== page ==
Many of the videos that violate TikTok’s policies will be detected and removed through automation. Over the past year, the service has tweaked and tested systems to discover such content, and since then, they have taken it down. In the next few weeks, the systems will be rolled out in the United States and Canada. Starting with posts that violate policies that relate to the safety of minors, violence, graphic content, nudity, sex, illegal activity, or regulated goods, the algorithm will scan for posts that violate these policies. In the event that a violation has occurred, the system will immediately remove the video, and the user will have the opportunity to Additionally, users are still able to flag videos for manual review. According to TikTok, automatic reviews will only be reserved “for content categories with the highest degree of accuracy” of the company’s technology. Only one out of every 20 videos that have been removed were false positives, which should have still been on the site, the company said. In addition, TikTok cites “consistent requests to appeal videos’ removal” as a sign of progress toward improving the algorithmic levels.
In TikTok’s view, automation should reduce its safety staff’s workload so that they can tackle content that requires a more nuanced handling, such as videos containing bullying and harassment. A particularly important function of the system is that it could reduce the number of videos with potentially distressing content that safety officers are forced to watch, such as those that feature It has been claimed that Facebook does not do enough to protect the wellbeing and mental health of its content moderators who are responsible for removing often disturbing posts.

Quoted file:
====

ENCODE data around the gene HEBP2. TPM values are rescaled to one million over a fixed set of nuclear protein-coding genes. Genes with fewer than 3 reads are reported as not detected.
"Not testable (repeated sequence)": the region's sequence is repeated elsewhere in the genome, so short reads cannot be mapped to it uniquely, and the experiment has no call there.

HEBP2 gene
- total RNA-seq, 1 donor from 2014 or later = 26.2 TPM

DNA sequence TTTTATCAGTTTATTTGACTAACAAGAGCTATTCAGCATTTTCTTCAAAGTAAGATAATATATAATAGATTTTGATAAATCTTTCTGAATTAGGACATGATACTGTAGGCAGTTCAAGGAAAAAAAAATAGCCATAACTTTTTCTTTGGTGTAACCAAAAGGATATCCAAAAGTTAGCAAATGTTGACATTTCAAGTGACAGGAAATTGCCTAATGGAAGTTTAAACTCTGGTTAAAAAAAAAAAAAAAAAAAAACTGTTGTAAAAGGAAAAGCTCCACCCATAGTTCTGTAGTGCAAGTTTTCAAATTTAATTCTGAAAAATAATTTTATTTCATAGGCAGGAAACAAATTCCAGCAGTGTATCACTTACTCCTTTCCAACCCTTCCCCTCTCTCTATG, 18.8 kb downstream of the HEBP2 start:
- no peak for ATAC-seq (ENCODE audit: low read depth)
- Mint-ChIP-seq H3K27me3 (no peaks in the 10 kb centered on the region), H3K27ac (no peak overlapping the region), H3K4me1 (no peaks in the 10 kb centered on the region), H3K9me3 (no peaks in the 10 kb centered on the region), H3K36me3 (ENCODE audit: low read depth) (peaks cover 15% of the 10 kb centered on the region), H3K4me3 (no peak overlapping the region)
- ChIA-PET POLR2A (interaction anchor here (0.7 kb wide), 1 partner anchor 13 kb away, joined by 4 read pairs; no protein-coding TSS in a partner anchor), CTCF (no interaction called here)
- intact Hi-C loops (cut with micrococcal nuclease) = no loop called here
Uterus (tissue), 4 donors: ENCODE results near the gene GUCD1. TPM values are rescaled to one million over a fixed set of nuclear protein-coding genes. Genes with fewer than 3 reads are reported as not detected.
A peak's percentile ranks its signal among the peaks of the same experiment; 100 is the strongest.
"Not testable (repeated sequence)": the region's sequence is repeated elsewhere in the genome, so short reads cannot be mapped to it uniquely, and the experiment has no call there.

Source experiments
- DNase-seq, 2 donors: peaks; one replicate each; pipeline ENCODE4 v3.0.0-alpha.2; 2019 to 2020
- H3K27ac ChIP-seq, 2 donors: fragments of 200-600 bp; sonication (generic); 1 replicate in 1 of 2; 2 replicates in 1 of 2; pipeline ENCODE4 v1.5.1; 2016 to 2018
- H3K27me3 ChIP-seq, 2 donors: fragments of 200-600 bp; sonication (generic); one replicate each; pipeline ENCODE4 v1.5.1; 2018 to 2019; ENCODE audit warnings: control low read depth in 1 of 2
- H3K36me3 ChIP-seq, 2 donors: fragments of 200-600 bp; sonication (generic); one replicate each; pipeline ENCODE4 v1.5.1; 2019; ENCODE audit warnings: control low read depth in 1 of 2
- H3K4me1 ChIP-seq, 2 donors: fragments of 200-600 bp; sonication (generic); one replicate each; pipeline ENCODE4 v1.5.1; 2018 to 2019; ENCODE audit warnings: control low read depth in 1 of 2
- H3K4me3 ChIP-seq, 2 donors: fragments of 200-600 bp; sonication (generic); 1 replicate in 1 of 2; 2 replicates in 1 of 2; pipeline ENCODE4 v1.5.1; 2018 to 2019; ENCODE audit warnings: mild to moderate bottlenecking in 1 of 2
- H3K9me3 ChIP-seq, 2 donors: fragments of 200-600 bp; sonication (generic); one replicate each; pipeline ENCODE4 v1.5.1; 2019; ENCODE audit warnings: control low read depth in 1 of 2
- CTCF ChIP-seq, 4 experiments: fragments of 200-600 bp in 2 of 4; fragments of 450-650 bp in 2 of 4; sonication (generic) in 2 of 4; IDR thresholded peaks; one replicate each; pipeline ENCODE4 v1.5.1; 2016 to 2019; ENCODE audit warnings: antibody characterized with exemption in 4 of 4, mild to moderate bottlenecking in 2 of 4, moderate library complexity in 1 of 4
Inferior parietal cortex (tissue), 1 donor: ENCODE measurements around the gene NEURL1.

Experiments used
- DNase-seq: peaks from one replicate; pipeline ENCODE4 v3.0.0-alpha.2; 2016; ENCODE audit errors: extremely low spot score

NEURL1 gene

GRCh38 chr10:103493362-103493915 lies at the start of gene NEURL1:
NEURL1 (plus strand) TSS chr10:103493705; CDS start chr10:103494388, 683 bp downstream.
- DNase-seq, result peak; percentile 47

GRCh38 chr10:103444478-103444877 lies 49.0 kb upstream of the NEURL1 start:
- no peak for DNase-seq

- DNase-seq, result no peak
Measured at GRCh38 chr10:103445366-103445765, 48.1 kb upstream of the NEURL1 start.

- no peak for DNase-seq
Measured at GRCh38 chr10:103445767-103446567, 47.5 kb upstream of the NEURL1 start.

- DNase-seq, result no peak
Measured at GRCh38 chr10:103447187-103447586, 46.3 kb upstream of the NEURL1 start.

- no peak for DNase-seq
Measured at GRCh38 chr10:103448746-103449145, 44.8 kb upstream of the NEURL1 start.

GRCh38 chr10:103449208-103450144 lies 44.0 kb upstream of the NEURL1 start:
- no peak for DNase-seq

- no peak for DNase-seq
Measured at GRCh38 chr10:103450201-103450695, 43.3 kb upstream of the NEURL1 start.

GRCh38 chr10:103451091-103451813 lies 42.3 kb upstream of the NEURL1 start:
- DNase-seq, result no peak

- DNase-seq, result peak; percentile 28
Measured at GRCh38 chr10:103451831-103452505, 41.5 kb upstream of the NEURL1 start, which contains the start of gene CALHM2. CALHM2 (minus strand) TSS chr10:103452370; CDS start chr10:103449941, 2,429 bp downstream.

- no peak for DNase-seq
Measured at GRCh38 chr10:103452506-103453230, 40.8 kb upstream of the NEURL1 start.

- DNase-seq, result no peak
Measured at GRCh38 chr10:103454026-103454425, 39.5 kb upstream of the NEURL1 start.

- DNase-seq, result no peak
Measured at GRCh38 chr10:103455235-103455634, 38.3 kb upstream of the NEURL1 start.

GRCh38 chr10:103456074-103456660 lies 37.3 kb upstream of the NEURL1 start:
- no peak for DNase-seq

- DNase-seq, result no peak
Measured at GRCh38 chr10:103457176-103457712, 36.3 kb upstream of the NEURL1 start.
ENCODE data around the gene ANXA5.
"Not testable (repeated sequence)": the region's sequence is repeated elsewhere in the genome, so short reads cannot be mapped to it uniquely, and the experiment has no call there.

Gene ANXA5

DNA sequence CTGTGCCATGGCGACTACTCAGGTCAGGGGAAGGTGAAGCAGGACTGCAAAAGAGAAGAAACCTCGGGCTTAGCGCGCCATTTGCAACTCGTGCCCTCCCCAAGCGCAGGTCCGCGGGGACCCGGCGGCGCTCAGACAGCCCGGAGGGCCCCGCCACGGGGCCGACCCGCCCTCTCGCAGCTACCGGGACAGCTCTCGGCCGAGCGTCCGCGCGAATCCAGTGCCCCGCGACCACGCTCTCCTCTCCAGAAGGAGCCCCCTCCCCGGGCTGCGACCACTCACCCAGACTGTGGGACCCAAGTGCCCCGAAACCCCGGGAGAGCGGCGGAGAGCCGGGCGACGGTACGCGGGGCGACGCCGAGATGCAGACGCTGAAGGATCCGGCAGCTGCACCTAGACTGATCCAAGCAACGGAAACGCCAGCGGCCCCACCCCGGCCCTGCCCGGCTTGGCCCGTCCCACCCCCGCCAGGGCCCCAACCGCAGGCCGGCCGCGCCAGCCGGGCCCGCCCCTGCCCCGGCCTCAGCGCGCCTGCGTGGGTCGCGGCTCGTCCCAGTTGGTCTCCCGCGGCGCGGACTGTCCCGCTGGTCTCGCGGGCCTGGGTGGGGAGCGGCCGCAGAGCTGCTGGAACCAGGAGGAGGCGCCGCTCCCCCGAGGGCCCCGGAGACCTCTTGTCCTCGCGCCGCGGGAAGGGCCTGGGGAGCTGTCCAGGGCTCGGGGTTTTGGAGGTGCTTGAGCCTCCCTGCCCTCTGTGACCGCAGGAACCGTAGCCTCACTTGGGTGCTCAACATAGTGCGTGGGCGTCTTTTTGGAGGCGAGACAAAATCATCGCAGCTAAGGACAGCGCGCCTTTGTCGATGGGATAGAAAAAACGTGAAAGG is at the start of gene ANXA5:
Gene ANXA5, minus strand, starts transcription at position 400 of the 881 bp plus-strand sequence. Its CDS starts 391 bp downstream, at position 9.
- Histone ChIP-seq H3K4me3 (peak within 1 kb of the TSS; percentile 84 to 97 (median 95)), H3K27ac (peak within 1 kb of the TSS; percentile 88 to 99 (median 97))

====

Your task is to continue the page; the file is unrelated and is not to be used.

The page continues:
Furthermore, TikTok is changing how users are informed when they are caught breaking the terms. In addition to tracking how often, how severe, and how many violations occur, the platform now measures how often. In their inbox, users will find information about those updates in the account updates section. Besides viewing information about how long they will be suspended from posting or engaging with other people’s content, users can also find information about what the consequences of their actions will be.